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Bible: What Does Genesis 28-29 Teach Us About Jacob, Laban, Leah, and Rachel?
The Dream of Jacob
Name of "Worship Center"
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After agreeing with Rebekah that Jacob must go to the house of Bethuel in Padan Aram-- more specifically, Laban’s place in Haran-- to find himself a wife (vv. 1-2), Isaac sends Jacob away with a blessing reminiscent of the Abrahamic promise (vv. 3-5; cf. Gen. 12).
Seeing his brother obey his parents’ command regarding a mate, Esau spitefully marries Mahalath, Ishmael’s daughter (vv. 6-9).
[Did Esau think that by marrying someone “in the family” that Isaac would grant him a better blessing?]
Jacob encounters God (a Christophany) in a dream, featuring a ladder and ministering angels (vv. 10-13a).
[What do “Jacob’s Ladder” and the angels represent?]
Standing at His position above that ladder, the LORD reiterates the promises of the Abrahamic covenant to him (vv. 13b-15), and when Jacob awakens, he remembers his dream.
In awe of his sense of the LORD’s omnipresence, he sets up a “worship center” on that site and calls it Bethel, “the house of God” (vv. 16-19).
Jacob vows to serve and worship the LORD alone (“the LORD shall be my God”) if He protects and provides for him in his present journey and purpose (vv. 20-22).
[Does this promise indicate a greater commitment to Yahweh, or does it record Jacob’s profession of faith (salvation)?]
Jacob Deals With Laban; Rachel and Leah
Jacob arrives in “the East” where he sees a well and three flocks of sheep lying around it (vv. 1-3).
[“The people of the East” are Jacob’s relatives, but Moses makes them sound like foreigners.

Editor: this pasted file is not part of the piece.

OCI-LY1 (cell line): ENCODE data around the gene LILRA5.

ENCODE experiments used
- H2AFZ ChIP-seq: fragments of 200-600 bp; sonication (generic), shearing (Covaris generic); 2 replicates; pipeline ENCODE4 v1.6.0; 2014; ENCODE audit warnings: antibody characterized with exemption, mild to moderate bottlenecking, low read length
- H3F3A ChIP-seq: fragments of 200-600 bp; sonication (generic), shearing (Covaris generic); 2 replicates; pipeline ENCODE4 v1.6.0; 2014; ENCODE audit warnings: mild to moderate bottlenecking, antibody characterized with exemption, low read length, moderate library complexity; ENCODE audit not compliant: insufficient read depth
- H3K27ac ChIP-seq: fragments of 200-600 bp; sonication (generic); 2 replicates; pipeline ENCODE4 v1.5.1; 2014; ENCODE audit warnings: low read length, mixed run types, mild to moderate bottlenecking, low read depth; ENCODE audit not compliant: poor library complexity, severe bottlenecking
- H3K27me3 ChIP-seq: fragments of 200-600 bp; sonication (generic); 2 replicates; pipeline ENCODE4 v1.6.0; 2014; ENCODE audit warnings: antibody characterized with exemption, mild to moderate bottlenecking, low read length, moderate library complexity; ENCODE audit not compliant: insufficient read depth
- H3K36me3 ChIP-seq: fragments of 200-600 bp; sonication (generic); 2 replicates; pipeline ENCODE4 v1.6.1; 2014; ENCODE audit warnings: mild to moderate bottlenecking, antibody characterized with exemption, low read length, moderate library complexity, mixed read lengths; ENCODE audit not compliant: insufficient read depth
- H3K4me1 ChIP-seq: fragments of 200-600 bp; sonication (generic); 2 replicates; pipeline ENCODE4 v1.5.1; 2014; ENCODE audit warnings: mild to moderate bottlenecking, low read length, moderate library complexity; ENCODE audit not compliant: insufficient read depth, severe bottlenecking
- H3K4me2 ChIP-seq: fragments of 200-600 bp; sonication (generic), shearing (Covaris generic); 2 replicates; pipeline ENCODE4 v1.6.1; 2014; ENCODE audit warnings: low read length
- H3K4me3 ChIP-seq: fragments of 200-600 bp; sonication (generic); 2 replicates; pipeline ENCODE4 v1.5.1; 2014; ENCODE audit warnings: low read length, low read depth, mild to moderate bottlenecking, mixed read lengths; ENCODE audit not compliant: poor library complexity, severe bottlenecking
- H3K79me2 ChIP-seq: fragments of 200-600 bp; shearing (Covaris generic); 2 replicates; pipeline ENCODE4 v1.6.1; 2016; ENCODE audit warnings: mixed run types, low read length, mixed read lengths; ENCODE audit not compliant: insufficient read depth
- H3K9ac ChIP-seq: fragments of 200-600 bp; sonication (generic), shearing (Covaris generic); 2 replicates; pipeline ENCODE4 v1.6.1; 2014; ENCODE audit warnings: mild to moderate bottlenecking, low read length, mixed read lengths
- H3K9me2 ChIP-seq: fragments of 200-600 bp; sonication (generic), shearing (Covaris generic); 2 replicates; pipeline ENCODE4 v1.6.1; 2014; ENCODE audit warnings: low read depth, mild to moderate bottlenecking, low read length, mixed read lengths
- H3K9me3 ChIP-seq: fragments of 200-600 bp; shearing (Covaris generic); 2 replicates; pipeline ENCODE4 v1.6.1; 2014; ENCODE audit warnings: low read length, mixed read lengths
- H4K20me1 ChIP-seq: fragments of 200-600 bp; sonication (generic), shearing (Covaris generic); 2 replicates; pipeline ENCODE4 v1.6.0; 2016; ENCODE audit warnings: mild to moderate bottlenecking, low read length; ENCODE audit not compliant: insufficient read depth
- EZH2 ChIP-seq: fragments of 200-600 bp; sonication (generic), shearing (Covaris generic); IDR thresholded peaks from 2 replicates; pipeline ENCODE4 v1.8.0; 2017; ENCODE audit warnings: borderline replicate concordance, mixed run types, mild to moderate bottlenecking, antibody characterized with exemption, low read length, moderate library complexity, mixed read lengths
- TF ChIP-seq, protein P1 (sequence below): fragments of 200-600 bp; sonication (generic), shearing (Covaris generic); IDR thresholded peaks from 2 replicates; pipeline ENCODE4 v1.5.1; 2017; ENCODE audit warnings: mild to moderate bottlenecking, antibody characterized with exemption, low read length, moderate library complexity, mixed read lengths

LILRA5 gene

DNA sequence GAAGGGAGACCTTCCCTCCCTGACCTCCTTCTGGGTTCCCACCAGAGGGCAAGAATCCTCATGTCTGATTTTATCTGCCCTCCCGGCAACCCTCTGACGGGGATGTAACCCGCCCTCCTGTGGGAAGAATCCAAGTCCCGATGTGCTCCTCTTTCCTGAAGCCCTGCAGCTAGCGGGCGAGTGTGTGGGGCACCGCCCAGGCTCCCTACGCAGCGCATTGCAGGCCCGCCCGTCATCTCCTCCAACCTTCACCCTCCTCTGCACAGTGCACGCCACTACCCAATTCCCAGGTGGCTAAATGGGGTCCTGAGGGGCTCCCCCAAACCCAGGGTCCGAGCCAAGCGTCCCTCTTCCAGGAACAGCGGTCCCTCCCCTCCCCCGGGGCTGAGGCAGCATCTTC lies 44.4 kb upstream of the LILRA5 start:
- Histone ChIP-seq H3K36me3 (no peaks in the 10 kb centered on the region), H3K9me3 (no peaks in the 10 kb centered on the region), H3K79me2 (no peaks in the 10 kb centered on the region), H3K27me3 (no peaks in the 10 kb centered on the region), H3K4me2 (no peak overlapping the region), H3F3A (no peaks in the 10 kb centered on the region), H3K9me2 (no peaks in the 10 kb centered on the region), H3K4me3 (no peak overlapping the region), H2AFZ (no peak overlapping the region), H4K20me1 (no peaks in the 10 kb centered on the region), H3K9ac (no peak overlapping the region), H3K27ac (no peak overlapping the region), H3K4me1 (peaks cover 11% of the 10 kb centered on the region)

He comments about the practice of watering sheep as though it needed a systematic explanation].
He starts a conversation with shepherds from Haran, and learns from them that Uncle Laban’s daughter Rachel is coming with more sheep (vv. 4-6).
[God has led him directly to his destination].
The shepherds have no authority to water the sheep until Rachel brings Laban’s sheep, and “they” remove the stone from the mouth of the well (vv. 7-8).
[Who are “they”? Are they others in Laban’s employ?]
In an apparent case of “love at first sight,” Jacob does “their” job, waters Laban’s flock for Rachel, kisses her with more than a family greeting, and tells her who he is (vv. 9-12).
[Note that Moses repeats “Laban his mother’s brother” three times in verse ten.]
Rachel reports the news to Laban, who welcomes Jacob with typical near-Eastern hospitality, overjoyed at his nephew’s arrival (vv. 13-14).
After benefiting for a month from Jacob’s service free of charge, Laban offers him a blank check, so to speak (v. 15).
Passing over plain Leah, Jacob chooses to serve his uncle seven years for Rachel, a virgin who is beautiful of face and form.
Laban responds positively to his request; however, his words allow for loopholes—at least in his mind (vv. 16-19).
[The patriarchal system considers daughters as property.
In addition, a question arises: Why is there so much fascination with the number seven?]
For love-smitten Jacob, the seven years fly by (v. 20); nevertheless, at their end he is ready to receive his wage in full (v. 21).
Years of Service for Rachel
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After the wedding reception/feast, Laban sends Leah to his unsuspecting nephew in the bridal suite (vv. 22-23).
[He even provides his daughter with a nursemaid! (v. 24)]
When morning comes, Jacob discovers the deception and confronts his uncle, who subsequently reveals the loophole.
To acquire the younger daughter (Rachel) as wife, Jacob must serve Laban seven more years (vv. 25-28).
[These latter two verses contain an expression—“fulfill her week”—that aids in prophetic interpretation.
“Fulfill her week” is equated with seven years; thus, each day is the same as one year.
Compare Daniel 9:24-27 for the prophecy of the “seventy weeks” to see how important this interpretive clue is].
At the end of this “week” Jacob finally joins with his beloved (v. 30a), and then serves Laban seven more years (v. 30b).
In His sovereign plan the LORD allows Leah, the unloved, to conceive and bear Jacob four sons: Reuben (“See, a son”) [v. 32], Simeon (“Heard”) [v. 33], Levi (“Attached”) [v. 34], and Judah (“Praise”) [v. 35].
On the other hand, Jacob’s beloved wife is barren (v. 31).
[This condition, of course, seems to run in the family (cf. Gen. 16:1, 2; 25:21)].
© 2013 glynch1